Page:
伊雑宮（いざわのみや） Izawa no Miya
Information from Ise Jingu
Isawa no Miya, sometimes called Izawa no Miya or Izougu, may hold a more important place in history than is commonly realized. Searches in English show that it is only one of 125 auxiliary shrines of the Ise Jingu. However, it may be the motomoto or original shrine of the Ise Shrines. The Nihon Shoki states that Yamatohime founded Isawa no Miya. Isawa no Miya is one of the Three Shrines of Ise.
Moreover, some very valuable historical documents have been found there. The priests and staffs of Isawa over the years must have preciously guarded these treasures.
Amateru of Hotsuma
As a Hotsuma researcher, Okunomichi is interested in places where Amateru lived. In Aya 27 we find Amateru receiving his final teaching at the deathbed of his grandfather, the sage Toyoke-sama. After a long period of mourning, Amateru returns to his homeland and announces a move to his new residence. This place is called Isawa no Miya. Here, Amateru taught the Way of Ise, Ise no Michi.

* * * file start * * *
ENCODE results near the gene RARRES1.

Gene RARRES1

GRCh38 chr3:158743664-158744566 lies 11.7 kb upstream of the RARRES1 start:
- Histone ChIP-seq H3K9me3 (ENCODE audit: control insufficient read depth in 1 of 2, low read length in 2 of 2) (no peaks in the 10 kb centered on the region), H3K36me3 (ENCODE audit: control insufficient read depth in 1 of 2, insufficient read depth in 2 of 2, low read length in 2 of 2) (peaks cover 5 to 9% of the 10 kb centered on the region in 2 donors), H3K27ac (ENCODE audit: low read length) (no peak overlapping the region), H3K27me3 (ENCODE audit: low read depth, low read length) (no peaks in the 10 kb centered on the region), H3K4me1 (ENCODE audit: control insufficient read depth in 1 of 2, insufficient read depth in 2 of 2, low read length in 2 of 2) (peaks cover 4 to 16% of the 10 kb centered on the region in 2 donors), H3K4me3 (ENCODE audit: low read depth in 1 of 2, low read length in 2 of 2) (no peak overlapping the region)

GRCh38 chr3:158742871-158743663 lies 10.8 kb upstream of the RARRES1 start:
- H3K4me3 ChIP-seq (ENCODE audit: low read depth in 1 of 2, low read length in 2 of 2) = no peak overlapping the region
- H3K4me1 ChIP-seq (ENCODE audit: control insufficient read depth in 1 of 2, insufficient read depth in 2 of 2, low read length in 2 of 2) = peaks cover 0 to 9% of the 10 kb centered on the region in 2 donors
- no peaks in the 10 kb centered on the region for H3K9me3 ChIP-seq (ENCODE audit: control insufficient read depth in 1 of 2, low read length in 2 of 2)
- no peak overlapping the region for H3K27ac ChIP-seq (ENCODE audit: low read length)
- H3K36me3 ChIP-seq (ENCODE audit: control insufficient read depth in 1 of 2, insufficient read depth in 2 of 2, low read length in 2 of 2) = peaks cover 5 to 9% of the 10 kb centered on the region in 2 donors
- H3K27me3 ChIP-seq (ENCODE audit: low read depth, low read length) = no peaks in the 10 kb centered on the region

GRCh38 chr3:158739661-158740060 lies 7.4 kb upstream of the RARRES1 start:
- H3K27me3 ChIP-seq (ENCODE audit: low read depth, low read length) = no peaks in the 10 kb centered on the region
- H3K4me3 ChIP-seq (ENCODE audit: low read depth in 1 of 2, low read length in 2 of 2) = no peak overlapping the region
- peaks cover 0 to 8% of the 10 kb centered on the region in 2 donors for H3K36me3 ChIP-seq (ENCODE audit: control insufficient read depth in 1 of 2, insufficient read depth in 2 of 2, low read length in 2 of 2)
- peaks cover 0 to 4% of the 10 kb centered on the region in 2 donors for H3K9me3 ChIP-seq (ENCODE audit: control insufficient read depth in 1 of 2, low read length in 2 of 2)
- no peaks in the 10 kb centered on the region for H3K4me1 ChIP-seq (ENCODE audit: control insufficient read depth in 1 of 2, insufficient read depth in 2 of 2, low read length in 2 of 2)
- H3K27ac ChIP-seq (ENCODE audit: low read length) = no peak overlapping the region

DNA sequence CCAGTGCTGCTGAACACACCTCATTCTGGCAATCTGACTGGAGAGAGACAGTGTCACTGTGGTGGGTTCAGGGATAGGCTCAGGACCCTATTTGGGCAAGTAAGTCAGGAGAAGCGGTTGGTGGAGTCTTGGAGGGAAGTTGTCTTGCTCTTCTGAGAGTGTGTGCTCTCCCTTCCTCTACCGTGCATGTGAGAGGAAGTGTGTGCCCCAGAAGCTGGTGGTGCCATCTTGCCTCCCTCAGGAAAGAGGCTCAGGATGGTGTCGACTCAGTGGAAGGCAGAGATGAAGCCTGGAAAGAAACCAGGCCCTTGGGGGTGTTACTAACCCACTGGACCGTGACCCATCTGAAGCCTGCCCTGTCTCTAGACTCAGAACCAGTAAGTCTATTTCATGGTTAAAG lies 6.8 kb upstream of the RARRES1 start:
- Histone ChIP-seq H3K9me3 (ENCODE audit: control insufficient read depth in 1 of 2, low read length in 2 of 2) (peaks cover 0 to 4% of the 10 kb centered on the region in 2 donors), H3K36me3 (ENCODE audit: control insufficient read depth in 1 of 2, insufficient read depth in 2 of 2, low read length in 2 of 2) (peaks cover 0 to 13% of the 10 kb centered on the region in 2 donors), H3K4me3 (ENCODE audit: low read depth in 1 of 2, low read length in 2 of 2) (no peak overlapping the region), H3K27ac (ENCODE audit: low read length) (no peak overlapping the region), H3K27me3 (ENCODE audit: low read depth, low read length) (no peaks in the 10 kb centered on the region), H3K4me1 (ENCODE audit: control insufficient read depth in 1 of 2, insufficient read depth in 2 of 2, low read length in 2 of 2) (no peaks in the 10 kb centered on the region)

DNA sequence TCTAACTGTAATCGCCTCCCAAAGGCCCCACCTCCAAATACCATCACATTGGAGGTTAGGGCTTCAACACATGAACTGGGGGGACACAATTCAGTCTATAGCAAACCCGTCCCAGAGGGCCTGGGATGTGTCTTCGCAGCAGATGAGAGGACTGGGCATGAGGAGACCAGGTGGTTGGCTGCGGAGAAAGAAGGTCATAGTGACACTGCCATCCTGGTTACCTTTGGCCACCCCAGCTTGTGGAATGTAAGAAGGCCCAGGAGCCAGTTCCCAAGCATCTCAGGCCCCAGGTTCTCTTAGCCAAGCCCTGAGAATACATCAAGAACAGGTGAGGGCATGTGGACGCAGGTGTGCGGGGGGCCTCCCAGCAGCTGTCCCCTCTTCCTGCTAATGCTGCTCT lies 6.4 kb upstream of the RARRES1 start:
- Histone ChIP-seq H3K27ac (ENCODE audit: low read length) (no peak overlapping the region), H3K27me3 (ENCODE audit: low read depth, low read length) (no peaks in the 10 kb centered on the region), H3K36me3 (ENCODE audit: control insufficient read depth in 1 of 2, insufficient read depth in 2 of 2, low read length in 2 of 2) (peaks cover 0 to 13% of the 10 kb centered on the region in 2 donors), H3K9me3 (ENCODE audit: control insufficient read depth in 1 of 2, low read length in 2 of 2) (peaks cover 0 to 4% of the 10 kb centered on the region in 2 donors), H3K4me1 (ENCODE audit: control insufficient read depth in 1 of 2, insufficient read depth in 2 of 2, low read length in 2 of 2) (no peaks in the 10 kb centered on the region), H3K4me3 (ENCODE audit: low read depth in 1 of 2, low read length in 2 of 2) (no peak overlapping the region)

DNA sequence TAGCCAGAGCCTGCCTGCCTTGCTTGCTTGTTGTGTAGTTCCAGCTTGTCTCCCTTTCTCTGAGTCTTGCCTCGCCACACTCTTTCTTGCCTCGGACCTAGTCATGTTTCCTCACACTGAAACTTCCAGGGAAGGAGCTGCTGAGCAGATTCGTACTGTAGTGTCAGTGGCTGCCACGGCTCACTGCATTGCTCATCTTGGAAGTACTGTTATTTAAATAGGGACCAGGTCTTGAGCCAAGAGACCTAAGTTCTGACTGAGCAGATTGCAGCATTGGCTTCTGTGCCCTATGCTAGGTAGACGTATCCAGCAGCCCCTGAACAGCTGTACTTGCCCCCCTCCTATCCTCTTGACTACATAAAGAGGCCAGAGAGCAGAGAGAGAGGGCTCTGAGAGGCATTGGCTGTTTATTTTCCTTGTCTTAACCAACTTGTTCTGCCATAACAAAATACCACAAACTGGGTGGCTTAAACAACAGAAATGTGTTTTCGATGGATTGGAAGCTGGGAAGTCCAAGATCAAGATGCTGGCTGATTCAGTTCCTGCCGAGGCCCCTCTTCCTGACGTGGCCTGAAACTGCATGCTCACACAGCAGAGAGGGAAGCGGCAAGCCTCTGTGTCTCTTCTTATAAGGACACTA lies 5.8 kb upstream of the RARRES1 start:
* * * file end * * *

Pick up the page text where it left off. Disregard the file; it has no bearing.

Sendai Kuji Hongi / Kujiki
This document was purportedly written by Prince Shotoku in 620 CE. In the year 1667 the Zen monk from Kyoto, Doukai Chouon accessed the Kujiki (31 volumes) at Ise Jingu. The complete copy of the 72-volume version was re-discovered in Isawa no Miya in 1667. In 1679 Chouon published the Kujiki-72, a copy of which is held by the National Diet Library. Interestingly, this copy, too, says that Isawa is the oldest of the Ise Shrines.
During the Warring States Period, Ise Jingu could not defend its three auxiliary shrines to the south and west of the main Naiku and Geku. In 1521 the Kuki clan seized Izawa Shrine; fortunately shrine staff had already hidden some of their treasured manuscripts. The Kujiki-72 was hidden at Ise (Isawa), Oomiya Jinja, and at Shitenno Temple.
Isawa no Miya
伊雑宮 いざわのみや Izawa no Miya, also Izounomiya 「いぞうのみや」, sometimes 「イゾウグウ」Izougu. Enshrined deity 天照坐皇大御神御魂 （あまてらしますすめおおみかみのみたま）Amaterashi masusume Oomikami no Mitama, alternately「瀬織津姫神天照大神分身在河」Seoritsu-hime-kami Amaterasu-Oomikami Bunshin Zaikawa.
Avery Morrow, Sacred Science of Ancient Japan, 2014